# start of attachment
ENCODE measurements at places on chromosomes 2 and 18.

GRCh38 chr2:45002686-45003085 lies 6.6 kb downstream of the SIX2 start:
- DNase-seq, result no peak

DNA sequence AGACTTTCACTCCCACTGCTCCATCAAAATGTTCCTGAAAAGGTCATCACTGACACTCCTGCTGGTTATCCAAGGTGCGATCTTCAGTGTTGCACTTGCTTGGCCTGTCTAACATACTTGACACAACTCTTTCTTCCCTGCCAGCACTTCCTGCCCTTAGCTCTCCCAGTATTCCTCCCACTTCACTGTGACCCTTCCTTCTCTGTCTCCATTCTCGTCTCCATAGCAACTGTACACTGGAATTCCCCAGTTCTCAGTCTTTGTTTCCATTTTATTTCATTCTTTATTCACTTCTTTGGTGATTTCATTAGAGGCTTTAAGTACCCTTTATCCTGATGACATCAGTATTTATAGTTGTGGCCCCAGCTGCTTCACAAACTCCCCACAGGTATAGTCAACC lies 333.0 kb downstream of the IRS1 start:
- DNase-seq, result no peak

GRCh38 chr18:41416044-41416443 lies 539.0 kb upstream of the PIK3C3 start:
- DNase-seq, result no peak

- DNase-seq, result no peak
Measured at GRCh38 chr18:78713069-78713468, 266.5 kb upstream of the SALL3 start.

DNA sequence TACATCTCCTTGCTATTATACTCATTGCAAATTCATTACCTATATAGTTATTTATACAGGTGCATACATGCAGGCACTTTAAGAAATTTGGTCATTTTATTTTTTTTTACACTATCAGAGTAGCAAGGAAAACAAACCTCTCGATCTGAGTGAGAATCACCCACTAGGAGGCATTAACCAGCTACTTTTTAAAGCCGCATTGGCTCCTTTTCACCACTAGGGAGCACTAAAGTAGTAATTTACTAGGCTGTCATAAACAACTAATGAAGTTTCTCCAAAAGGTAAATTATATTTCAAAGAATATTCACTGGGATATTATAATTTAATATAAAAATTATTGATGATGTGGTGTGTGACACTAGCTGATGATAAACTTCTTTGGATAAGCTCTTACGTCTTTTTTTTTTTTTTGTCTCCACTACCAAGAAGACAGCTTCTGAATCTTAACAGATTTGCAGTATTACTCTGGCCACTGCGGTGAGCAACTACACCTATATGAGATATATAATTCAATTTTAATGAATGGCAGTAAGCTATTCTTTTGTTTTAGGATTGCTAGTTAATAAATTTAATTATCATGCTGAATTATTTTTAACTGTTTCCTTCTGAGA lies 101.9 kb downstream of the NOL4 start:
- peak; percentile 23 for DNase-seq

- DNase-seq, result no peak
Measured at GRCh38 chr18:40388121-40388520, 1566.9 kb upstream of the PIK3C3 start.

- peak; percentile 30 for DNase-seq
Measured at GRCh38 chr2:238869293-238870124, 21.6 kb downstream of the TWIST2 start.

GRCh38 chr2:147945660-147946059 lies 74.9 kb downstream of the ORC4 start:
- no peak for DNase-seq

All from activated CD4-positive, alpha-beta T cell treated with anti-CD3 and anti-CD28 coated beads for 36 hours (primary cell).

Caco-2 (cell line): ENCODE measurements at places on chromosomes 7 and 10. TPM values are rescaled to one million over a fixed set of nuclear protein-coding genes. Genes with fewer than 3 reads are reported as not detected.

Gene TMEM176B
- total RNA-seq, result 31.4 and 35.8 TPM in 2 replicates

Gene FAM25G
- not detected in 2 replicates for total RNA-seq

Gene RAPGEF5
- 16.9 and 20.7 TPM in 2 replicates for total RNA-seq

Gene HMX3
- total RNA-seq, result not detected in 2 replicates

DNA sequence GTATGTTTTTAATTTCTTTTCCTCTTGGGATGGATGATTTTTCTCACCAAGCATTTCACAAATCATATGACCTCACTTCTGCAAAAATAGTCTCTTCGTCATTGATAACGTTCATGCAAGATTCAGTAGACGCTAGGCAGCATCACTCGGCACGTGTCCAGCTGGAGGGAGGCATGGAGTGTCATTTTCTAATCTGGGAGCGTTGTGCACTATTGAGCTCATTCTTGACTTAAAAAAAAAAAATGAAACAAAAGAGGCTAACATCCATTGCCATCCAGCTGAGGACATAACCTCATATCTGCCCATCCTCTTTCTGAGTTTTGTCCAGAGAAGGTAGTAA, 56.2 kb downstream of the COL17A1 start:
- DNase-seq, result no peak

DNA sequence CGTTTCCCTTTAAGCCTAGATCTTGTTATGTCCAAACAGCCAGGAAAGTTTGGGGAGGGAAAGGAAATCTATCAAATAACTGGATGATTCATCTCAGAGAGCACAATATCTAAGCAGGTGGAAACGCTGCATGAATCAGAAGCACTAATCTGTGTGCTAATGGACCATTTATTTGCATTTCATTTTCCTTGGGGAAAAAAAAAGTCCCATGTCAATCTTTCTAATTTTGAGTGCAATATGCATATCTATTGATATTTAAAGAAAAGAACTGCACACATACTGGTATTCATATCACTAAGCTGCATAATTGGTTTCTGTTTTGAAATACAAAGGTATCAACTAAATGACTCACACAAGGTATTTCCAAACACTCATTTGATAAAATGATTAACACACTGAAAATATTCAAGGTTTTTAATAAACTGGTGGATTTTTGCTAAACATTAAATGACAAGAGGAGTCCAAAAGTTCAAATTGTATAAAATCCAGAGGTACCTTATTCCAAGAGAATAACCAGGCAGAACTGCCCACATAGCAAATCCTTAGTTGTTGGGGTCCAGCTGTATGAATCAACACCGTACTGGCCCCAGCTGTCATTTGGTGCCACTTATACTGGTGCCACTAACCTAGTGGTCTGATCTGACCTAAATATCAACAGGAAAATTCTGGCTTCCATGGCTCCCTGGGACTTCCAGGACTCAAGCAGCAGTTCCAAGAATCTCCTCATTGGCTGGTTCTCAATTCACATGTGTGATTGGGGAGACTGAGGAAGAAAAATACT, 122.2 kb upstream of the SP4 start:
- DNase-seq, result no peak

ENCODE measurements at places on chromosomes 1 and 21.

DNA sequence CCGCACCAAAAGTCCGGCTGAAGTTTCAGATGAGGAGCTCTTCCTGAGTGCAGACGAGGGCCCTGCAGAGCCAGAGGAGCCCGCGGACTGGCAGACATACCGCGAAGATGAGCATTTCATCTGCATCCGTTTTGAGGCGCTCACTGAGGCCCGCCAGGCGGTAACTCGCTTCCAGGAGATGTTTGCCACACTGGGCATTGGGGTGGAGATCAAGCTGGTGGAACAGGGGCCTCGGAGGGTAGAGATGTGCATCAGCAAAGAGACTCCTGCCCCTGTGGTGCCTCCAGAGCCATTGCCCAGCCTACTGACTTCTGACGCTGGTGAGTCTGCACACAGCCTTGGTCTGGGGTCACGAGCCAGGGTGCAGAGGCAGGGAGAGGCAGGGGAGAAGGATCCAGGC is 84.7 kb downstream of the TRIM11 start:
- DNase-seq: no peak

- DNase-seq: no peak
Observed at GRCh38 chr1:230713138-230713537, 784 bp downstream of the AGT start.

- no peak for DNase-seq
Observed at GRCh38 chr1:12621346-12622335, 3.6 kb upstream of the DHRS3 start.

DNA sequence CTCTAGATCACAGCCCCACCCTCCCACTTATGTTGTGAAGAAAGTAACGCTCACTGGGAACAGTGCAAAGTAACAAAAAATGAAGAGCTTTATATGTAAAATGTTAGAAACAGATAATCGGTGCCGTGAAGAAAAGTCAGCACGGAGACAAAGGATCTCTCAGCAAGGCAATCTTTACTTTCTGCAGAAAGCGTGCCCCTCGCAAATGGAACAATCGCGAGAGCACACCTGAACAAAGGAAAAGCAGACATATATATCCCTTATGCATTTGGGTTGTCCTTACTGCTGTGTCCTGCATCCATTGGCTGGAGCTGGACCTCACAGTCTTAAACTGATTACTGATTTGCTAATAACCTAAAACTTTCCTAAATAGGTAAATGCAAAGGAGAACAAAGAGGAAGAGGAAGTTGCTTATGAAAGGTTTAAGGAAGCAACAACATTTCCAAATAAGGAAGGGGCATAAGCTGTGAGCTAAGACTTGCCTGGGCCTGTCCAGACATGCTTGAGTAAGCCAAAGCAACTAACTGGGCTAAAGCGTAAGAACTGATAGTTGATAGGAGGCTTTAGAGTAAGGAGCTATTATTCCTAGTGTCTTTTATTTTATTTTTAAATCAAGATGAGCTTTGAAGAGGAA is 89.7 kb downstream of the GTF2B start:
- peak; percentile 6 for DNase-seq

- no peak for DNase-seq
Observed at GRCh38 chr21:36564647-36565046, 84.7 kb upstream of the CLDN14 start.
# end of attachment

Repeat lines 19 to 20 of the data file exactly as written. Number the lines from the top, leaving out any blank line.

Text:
Caco-2 (cell line): ENCODE measurements at places on chromosomes 7 and 10. TPM values are rescaled to one million over a fixed set of nuclear protein-coding genes. Genes with fewer than 3 reads are reported as not detected.

Gene TMEM176B